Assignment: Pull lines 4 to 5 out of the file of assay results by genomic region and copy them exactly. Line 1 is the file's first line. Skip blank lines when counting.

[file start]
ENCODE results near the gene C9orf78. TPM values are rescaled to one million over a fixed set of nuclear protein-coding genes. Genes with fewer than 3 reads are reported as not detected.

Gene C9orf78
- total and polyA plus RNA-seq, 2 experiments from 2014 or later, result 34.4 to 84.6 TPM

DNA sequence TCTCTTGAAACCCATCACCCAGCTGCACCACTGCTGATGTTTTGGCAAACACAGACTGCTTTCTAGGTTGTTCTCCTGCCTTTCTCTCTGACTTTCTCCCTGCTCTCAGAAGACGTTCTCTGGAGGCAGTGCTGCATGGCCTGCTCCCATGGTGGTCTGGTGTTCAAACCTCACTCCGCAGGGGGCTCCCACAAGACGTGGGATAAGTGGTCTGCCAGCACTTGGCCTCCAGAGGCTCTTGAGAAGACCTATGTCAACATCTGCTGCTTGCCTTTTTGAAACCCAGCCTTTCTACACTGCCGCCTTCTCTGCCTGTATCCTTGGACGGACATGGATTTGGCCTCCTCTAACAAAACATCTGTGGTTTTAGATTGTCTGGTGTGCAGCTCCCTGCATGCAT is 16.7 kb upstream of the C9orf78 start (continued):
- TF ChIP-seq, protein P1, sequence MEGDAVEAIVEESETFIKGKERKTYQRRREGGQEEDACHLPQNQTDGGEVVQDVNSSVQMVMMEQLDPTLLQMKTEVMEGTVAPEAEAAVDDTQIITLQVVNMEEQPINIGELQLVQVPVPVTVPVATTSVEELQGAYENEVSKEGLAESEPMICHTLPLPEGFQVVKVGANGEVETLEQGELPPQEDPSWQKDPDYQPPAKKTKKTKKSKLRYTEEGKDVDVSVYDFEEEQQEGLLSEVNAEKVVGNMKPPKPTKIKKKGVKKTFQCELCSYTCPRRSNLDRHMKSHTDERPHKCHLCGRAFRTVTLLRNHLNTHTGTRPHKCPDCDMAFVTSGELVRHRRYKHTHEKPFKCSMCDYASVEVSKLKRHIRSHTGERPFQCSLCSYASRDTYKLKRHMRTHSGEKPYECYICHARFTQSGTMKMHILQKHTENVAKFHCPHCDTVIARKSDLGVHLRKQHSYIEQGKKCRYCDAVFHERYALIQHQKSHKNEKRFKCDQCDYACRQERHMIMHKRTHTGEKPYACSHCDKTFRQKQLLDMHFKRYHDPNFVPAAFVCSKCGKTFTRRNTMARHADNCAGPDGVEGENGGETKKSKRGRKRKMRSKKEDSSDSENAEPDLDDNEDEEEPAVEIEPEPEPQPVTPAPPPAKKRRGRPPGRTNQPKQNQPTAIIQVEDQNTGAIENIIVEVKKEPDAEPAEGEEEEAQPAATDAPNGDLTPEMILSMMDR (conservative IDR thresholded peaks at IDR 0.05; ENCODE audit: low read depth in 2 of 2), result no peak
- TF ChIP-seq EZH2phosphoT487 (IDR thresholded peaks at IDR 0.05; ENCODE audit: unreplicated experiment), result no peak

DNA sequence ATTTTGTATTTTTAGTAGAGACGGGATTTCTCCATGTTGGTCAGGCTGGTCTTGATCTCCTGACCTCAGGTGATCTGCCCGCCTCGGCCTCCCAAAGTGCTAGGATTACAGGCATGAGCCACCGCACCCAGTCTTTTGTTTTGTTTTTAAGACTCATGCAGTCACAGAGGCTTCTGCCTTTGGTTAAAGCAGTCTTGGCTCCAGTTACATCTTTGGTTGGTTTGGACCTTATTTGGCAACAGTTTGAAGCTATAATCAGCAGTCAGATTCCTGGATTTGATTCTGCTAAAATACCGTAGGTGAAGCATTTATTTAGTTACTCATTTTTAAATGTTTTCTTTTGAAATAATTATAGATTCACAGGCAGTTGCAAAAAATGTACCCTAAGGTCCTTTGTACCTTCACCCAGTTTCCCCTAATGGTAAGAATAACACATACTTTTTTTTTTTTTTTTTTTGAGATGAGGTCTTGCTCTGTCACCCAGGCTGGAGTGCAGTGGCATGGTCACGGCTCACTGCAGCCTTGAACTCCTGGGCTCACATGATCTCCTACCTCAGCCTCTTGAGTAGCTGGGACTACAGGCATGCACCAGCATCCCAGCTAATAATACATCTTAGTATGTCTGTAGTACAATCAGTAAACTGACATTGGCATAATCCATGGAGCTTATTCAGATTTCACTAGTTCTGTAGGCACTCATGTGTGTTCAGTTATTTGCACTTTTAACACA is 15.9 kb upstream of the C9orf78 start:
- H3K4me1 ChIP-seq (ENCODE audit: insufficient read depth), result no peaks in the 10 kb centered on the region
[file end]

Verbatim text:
DNA sequence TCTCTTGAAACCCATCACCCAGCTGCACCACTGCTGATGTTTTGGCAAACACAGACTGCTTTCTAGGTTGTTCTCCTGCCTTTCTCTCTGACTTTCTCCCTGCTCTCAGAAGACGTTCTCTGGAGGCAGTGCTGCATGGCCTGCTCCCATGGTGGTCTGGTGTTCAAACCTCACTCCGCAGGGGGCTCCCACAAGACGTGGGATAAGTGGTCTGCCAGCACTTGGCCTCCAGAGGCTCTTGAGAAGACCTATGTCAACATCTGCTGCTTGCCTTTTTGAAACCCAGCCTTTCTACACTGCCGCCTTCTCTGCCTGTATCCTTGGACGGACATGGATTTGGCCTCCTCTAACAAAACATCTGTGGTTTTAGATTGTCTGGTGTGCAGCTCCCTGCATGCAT is 16.7 kb upstream of the C9orf78 start (continued):
- TF ChIP-seq, protein P1, sequence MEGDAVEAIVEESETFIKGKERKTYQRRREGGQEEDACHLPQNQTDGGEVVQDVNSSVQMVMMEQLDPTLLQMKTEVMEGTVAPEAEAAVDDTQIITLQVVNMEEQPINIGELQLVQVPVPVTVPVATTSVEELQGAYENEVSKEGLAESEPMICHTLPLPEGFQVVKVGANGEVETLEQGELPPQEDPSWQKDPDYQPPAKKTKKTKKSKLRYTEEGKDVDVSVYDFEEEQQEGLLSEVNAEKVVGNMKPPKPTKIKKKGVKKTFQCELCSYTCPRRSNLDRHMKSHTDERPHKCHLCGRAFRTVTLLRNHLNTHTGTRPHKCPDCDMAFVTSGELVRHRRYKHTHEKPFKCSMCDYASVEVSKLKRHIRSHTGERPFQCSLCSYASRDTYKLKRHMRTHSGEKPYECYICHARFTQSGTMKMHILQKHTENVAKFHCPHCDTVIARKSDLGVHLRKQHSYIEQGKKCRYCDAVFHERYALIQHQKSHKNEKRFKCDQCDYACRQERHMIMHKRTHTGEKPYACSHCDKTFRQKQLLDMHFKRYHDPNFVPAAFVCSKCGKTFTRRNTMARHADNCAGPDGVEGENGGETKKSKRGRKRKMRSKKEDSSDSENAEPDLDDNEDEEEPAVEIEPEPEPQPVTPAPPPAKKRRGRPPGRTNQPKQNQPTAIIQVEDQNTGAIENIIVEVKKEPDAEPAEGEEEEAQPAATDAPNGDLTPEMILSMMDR (conservative IDR thresholded peaks at IDR 0.05; ENCODE audit: low read depth in 2 of 2), result no peak